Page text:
The first-ever image of a black hole lit up news shows and internet feeds in 2019. Andrew Chael ’13 helped create the historic picture.
Andrew Chael ’13 has always been an astrophysicist at heart.
Growing up in Albuquerque, Chael loved the dinosaur bones at the New Mexico Museum of Natural History and Science as much as the next kid, but he found the space exhibits even more interesting. He majored in physics at Carleton, where he completedastrophysics research with Professor Joel Weisberg. At the end of his first year in a physics PhD program at Harvard, he joined the Event Horizon Telescope Collaboration, which was trying to take the first-ever photograph of a black hole. “I was the first graduate student hired on the project at Harvard,” Chael says. “In the first meeting, the director was talking about having an image of a black hole within five years. I was a little skeptical that it would work out.”
Little did Chael know then that the project would propel him into astrophysics stardom as a key contributor to one of 2019’s biggest apolitical stories.
Although scientists had been producing visual models of what they believed black holes should look like, no one had been able to capture an actual image of one. By doing just that, team members opened up new possibilities for exploring black holes in greater detail and potentially gaining new insights into the physics of gravity.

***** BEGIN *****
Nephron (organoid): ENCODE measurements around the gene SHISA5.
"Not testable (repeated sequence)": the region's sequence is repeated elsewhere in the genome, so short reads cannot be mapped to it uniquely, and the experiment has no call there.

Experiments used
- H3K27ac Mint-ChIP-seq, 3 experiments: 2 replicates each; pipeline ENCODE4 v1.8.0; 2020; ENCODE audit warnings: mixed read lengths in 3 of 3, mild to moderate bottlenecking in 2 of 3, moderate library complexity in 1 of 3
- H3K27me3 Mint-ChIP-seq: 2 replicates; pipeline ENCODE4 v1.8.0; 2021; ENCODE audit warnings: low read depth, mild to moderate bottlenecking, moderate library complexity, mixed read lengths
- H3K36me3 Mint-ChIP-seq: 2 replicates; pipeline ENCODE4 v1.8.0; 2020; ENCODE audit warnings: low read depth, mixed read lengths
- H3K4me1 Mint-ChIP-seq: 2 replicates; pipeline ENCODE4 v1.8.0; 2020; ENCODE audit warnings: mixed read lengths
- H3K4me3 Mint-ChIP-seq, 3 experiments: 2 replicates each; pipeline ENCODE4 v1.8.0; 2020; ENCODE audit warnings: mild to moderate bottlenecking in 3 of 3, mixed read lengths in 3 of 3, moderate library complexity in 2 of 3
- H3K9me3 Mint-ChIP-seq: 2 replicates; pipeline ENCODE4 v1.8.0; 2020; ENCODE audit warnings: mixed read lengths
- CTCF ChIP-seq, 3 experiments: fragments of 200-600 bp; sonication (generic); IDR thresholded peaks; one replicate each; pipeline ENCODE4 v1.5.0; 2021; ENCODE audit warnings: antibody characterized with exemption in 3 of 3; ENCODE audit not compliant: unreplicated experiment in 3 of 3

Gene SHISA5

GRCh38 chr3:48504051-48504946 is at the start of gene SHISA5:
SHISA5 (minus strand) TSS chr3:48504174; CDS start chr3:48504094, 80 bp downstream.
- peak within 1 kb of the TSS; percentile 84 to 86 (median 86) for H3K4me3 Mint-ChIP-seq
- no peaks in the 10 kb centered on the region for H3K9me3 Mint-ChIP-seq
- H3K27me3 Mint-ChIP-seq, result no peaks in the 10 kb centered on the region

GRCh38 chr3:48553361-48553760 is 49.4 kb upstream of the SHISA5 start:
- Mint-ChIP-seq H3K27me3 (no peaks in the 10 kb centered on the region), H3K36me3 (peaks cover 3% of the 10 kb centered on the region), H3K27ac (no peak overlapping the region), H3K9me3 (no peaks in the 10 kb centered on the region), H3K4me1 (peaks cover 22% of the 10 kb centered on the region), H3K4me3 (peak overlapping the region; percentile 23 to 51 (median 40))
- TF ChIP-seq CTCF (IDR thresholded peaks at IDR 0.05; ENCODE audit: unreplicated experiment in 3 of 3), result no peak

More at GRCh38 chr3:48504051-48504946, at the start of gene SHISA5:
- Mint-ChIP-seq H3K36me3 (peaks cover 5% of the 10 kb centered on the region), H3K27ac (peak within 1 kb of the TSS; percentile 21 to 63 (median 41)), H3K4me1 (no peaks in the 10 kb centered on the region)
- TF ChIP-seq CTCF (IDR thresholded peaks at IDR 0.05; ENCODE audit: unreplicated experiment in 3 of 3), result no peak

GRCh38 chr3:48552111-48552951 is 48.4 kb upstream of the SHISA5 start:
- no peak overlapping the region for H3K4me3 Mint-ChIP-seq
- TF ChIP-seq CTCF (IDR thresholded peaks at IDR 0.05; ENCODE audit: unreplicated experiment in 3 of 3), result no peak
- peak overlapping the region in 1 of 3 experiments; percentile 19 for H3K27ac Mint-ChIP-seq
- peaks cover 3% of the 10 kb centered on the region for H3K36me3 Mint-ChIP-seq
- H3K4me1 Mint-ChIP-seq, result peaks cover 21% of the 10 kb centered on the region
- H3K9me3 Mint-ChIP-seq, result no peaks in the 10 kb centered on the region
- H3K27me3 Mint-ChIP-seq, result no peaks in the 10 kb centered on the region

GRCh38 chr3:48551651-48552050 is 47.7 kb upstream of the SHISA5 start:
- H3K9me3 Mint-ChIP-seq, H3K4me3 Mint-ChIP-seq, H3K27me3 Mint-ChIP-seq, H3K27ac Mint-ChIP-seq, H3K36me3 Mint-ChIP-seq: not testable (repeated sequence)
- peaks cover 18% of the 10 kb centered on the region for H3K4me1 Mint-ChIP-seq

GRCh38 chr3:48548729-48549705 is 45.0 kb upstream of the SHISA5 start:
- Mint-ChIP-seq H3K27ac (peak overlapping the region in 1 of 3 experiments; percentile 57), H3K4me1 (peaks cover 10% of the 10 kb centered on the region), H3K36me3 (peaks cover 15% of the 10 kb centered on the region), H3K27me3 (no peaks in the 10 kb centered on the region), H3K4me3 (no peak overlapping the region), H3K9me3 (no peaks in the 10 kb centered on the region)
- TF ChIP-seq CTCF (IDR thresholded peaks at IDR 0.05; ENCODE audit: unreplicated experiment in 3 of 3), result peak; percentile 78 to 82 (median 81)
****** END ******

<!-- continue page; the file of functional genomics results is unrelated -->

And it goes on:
“Black holes are defined by their darkness, by the fact that light cannot escape them,” explains Chael. They are always pulling matter into themselves, and as gas or plasma falls toward the event horizon — the point past which no light can escape — it can release up to 50 times more energy than nuclear fusion.
The Harvard team wanted to create an image of a supermassive black hole at the heart of nearby galaxy Messier 87 (M87). The dense elliptical galaxy has approximately 60 times as many star clusters as the Milky Way and is so easy to see that its namesake, French astronomer Charles Messier, discovered it with a four-inch refracting telescope in 1781. M87’s black hole is another matter. If scientists tried to observe the energy around it using the Hubble Space Telescope — the most powerful magnifying tool in existence — the information would fill only one two-thousandths of a pixel.
“It would be like looking for an orange on the surface of the moon,” Chael says. Viewing M87’s black hole would require a telescope roughly the size of Earth. “And since the National Science Foundation will not let us build one of those,” Chael says with a laugh, “we needed a new solution.”
In June 2018 four teams of scientists from around the world created the Event Horizon Telescope (EHT), which virtually connects eight telescopes in the United States, Mexico, Chile, Greenland, Spain, France, and the South Pole. They collected massive amounts of observation data from each telescope (3 petabytes — or 3 million gigabytes — over a five-day period) and shipped it on hard drives to a central facility where a supercomputer crunched the data.
Each telescope produces something akin to a single piece in a puzzle by showing the black hole from one viewing angle. If a telescope that could view M87 from every angle on Earth existed, it could have captured a complete picture, but EHT could provide only a handful of angles and puzzle pieces. The scientists would need to use a mathematical algorithm to fill in the missing pieces.